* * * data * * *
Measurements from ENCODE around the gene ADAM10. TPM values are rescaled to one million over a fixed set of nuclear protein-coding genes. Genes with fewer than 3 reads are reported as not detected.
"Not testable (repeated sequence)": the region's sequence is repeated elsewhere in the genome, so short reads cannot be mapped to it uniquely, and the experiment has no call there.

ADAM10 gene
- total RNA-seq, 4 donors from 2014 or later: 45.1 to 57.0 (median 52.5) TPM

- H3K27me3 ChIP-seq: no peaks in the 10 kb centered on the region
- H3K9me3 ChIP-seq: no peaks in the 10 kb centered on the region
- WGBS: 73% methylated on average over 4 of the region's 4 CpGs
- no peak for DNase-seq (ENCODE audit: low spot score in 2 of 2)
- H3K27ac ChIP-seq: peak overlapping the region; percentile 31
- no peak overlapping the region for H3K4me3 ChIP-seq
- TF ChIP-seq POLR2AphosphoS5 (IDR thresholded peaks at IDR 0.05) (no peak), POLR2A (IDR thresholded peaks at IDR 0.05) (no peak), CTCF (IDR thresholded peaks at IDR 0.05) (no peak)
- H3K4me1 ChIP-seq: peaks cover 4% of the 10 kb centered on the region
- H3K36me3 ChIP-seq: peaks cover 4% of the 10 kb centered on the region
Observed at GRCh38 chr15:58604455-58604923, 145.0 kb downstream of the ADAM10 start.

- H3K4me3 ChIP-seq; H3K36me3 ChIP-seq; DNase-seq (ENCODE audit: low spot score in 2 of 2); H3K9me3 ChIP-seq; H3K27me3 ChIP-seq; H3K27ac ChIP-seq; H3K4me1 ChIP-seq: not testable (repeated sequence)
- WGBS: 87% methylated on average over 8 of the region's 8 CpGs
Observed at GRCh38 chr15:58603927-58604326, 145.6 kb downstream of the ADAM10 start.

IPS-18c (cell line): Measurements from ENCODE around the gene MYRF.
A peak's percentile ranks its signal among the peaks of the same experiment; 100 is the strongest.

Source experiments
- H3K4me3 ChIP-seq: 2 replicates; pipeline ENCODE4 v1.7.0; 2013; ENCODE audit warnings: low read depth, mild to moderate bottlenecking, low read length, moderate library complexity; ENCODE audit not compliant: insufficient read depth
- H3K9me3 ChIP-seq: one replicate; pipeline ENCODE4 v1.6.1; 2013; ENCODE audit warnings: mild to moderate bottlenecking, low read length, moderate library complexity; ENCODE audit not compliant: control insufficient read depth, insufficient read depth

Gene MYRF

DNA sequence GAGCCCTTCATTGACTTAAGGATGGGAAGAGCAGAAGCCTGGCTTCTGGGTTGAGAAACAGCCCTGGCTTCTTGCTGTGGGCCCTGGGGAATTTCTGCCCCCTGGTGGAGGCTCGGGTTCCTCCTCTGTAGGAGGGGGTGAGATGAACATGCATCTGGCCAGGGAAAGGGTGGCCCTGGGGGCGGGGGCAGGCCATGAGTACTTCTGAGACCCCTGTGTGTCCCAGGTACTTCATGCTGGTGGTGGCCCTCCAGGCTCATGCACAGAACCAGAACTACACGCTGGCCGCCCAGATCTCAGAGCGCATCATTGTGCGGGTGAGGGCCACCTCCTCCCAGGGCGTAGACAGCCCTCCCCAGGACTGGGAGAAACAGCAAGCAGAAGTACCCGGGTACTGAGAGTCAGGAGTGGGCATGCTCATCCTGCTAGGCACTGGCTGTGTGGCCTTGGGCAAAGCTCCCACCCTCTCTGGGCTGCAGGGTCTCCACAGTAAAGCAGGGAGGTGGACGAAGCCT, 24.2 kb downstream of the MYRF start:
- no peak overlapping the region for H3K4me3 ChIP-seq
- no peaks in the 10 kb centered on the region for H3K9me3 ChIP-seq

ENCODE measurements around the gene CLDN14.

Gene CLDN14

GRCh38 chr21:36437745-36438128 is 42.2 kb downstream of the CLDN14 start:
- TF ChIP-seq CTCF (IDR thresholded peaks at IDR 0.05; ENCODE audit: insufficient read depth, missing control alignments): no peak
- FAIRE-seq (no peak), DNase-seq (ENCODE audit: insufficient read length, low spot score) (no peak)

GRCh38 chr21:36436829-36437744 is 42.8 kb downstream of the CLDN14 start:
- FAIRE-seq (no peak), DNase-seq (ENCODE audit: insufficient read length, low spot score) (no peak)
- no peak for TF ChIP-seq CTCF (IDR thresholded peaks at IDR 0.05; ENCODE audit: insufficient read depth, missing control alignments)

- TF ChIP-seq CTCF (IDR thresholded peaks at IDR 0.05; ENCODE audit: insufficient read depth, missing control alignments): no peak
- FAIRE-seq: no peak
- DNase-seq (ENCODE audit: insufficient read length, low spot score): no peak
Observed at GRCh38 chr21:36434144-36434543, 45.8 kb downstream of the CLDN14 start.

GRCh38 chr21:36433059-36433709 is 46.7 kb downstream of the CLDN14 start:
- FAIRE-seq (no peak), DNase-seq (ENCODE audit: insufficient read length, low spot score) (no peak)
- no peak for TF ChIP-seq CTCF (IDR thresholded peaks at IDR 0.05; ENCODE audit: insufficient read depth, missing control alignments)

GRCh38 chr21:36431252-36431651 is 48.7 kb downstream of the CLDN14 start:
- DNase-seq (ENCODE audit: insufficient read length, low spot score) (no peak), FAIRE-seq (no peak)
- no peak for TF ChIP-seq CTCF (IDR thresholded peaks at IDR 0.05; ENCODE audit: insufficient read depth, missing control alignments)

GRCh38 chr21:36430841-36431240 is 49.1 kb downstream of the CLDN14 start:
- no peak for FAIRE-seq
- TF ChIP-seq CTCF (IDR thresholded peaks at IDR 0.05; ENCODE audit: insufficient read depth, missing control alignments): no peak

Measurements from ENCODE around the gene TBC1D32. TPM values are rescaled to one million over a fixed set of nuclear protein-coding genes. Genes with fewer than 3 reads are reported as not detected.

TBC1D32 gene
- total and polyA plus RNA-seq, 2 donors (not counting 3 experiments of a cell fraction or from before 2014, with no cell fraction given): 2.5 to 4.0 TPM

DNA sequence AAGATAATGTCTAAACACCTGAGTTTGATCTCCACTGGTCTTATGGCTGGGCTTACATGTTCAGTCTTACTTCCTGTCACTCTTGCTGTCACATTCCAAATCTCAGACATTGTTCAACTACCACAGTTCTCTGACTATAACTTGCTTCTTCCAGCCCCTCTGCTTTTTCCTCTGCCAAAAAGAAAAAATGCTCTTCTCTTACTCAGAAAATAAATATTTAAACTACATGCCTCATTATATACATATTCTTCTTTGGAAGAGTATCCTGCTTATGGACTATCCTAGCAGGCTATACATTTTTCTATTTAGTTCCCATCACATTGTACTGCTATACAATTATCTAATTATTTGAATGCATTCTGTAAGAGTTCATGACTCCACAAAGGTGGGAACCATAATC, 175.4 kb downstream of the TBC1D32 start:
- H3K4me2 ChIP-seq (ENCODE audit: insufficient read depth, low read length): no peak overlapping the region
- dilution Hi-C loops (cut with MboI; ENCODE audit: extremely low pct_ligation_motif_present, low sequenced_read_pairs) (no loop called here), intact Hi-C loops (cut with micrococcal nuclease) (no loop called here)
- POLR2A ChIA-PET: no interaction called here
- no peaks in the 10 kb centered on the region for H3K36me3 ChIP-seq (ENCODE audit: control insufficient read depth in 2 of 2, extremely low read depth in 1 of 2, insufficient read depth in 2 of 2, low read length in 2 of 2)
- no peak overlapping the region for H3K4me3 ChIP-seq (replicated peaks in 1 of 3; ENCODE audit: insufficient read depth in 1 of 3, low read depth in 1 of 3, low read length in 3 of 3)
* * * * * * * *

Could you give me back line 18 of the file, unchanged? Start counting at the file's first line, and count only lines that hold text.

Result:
IPS-18c (cell line): Measurements from ENCODE around the gene MYRF.